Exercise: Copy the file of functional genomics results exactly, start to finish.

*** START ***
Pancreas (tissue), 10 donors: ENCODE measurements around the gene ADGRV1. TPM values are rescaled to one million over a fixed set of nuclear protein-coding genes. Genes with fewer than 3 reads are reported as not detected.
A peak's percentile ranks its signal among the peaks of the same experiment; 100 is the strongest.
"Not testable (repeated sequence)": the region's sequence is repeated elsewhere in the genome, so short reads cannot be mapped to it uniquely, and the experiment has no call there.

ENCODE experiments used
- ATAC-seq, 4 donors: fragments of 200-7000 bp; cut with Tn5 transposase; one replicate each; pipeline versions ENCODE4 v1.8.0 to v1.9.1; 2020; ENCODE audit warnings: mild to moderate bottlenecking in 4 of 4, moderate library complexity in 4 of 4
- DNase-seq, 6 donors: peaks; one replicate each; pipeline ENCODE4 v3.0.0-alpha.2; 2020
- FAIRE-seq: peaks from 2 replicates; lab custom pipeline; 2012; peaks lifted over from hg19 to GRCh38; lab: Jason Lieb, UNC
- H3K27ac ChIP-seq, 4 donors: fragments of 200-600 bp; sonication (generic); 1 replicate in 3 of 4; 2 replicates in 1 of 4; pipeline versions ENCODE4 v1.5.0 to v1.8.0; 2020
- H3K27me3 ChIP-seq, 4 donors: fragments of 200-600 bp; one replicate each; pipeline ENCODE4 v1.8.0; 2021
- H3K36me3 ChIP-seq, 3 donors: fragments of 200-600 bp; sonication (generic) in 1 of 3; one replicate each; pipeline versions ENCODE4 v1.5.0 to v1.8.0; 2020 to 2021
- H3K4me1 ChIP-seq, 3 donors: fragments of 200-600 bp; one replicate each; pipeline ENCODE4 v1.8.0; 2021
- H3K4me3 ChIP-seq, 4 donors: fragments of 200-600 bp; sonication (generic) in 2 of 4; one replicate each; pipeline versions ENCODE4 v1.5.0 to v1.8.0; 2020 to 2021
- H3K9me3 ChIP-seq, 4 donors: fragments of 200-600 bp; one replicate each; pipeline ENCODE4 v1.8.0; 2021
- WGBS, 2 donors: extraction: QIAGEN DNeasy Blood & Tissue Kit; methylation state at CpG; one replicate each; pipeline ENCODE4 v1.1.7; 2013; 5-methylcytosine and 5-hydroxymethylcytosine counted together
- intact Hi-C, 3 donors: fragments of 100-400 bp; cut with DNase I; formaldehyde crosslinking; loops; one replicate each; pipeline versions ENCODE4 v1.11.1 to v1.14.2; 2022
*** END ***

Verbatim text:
Pancreas (tissue), 10 donors: ENCODE measurements around the gene ADGRV1. TPM values are rescaled to one million over a fixed set of nuclear protein-coding genes. Genes with fewer than 3 reads are reported as not detected.
A peak's percentile ranks its signal among the peaks of the same experiment; 100 is the strongest.
"Not testable (repeated sequence)": the region's sequence is repeated elsewhere in the genome, so short reads cannot be mapped to it uniquely, and the experiment has no call there.

ENCODE experiments used
- ATAC-seq, 4 donors: fragments of 200-7000 bp; cut with Tn5 transposase; one replicate each; pipeline versions ENCODE4 v1.8.0 to v1.9.1; 2020; ENCODE audit warnings: mild to moderate bottlenecking in 4 of 4, moderate library complexity in 4 of 4
- DNase-seq, 6 donors: peaks; one replicate each; pipeline ENCODE4 v3.0.0-alpha.2; 2020
- FAIRE-seq: peaks from 2 replicates; lab custom pipeline; 2012; peaks lifted over from hg19 to GRCh38; lab: Jason Lieb, UNC
- H3K27ac ChIP-seq, 4 donors: fragments of 200-600 bp; sonication (generic); 1 replicate in 3 of 4; 2 replicates in 1 of 4; pipeline versions ENCODE4 v1.5.0 to v1.8.0; 2020
- H3K27me3 ChIP-seq, 4 donors: fragments of 200-600 bp; one replicate each; pipeline ENCODE4 v1.8.0; 2021
- H3K36me3 ChIP-seq, 3 donors: fragments of 200-600 bp; sonication (generic) in 1 of 3; one replicate each; pipeline versions ENCODE4 v1.5.0 to v1.8.0; 2020 to 2021
- H3K4me1 ChIP-seq, 3 donors: fragments of 200-600 bp; one replicate each; pipeline ENCODE4 v1.8.0; 2021
- H3K4me3 ChIP-seq, 4 donors: fragments of 200-600 bp; sonication (generic) in 2 of 4; one replicate each; pipeline versions ENCODE4 v1.5.0 to v1.8.0; 2020 to 2021
- H3K9me3 ChIP-seq, 4 donors: fragments of 200-600 bp; one replicate each; pipeline ENCODE4 v1.8.0; 2021
- WGBS, 2 donors: extraction: QIAGEN DNeasy Blood & Tissue Kit; methylation state at CpG; one replicate each; pipeline ENCODE4 v1.1.7; 2013; 5-methylcytosine and 5-hydroxymethylcytosine counted together
- intact Hi-C, 3 donors: fragments of 100-400 bp; cut with DNase I; formaldehyde crosslinking; loops; one replicate each; pipeline versions ENCODE4 v1.11.1 to v1.14.2; 2022